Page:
Movie review: ‘Max’ is a ‘ruff’ film to watch
There’s a promising premise taking shape at the beginning of “Max,” one that gives us a “war is hell” setup involving a Marine who comes home from combat duty in Afghanistan, suffering from post-traumatic stress syndrome, and tries, with help, to adjust to a life of normalcy.
You’ve seen the posters. You know that it’s a four-legged Marine named Max, who’s an MWD (Military Working Dog) – a highly trained dog who walks ahead of Marines on patrol, sniffing out guns and members of the Taliban who are waiting in ambush. Things go very wrong in the opening minutes, resulting in the death of Kyle (Robbie Arnell), the Marine who’s Max’s trainer and best friend. The understandably distraught and confused Max is sent back to the States for re-grooving or, if that doesn’t work, well, the military would rather not say what happens behind closed doors to military dogs that haven’t worked out as planned.
What improbably happens to Max is he ends up in Texas, living with Kyle’s family – Dad (Thomas Haden Church), a former Marine who’s physically damaged; Mom (Lauren Graham), who smiles a lot; and Kyle’s teenage brother Justin (Josh Wiggins), who matches every one of Mom’s smiles with a scowl. Nobody in the family wants the dog, but after Max goes nuts over the casket at Kyle’s funeral (the film’s first major red flag is this dog-at-funeral business), and later apparently picks up the scent of Kyle in young Justin (no, I didn’t buy that, either), the military offers two options: Kill the dog or send him home with these folks, where he might calm down.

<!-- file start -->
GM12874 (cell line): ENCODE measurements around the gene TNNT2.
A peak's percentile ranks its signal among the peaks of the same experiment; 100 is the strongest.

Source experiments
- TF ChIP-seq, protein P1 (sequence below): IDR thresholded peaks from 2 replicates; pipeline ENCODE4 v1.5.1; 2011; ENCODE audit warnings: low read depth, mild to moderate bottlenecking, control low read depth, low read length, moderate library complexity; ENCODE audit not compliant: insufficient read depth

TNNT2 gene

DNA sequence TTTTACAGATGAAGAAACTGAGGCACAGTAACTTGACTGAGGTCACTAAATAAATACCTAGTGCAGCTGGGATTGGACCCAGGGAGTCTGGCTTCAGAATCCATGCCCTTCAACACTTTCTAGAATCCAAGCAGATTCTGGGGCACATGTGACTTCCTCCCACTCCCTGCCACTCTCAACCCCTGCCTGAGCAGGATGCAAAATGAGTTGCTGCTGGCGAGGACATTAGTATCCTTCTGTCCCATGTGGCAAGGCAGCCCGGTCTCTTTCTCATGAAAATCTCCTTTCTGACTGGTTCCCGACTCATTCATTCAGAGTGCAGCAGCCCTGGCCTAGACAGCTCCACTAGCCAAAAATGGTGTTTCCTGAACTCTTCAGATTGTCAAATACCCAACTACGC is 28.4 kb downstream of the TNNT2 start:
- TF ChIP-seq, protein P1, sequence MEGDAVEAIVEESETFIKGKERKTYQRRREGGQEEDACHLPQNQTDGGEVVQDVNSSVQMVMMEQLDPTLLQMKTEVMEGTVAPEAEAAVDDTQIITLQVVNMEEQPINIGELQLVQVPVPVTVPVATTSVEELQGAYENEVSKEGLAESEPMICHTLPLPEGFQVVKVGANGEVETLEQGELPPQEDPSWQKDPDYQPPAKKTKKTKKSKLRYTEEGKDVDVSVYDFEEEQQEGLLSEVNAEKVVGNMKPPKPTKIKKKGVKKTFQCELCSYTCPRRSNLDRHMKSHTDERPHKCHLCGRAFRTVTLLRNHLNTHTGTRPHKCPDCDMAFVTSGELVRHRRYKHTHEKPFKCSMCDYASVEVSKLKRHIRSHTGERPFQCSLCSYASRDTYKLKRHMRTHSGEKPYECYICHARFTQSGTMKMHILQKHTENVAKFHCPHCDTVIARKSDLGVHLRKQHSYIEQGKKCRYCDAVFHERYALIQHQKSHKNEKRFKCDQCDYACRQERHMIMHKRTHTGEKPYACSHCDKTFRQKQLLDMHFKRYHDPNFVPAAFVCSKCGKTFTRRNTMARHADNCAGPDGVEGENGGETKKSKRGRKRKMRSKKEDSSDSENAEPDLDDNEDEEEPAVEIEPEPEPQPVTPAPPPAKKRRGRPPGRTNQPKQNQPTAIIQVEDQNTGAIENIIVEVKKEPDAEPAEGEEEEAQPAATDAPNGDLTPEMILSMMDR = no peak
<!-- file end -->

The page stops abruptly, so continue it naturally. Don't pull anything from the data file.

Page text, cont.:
But chained in the back yard and howling through the night, to the disdain of Dad, Mom, and Justin (and just think about their neighbors), the dog only gets worse. Until … and you knew there was going to be an until … Justin is hanging out with his pal Chuy (Dejon LaQuake), and he meets Chuy’s feisty cousin Carmen (Mia Xitlali), who conveniently knows everything there is to know about training difficult dogs.
OK, let the over-plotting begin, or continue. In no particular order, we get stories about: stolen video games, crooked cops, Mexican gangs, illegal arms sales in Afghanistan and Texas, kidnapping, evil Rottweilers, and heavy drinking.
There’s far too much going on, and too much of it is bad drama, with only two performances worthy of any praise: the one by Church, whose character is multi-layered and whose layers are slowly revealed, and the one by Xitlali, who’s bristling with energy and an inner excitement. Everyone else is kind of flat, either because their characters are underdeveloped (Graham) or because they’re just not very good actors (Wiggins and LaQuake). There’s some hope with the introduction of a bad guy, a mysteriously discharged Marine named Tyler (Luke Kleintank), whose behavior in Afghanistan seems merely fishy near the beginning, but he merely devolves into a black & white cardboard villain by the climax.
Add to these shortcomings some misplaced, really intrusive pop music on the soundtrack; a misguided, irresponsible presentation of how to train a dog, especially a dog that’s gone through emotional trauma; and a series of poorly staged, unconvincing dog fights that make it look as if the participants are having playdates, not going for each other’s throats. For a movie with a promising premise, this misfires at almost every juncture.
Ed Symkus covers movies for More Content Now.
Written by Boaz Yakin and Sheldon Lettich; directed by Boaz Yakin
With Thomas Haden Church, Josh Wiggins, Lauren Graham, Mia Xitlali, Dejon LaQuake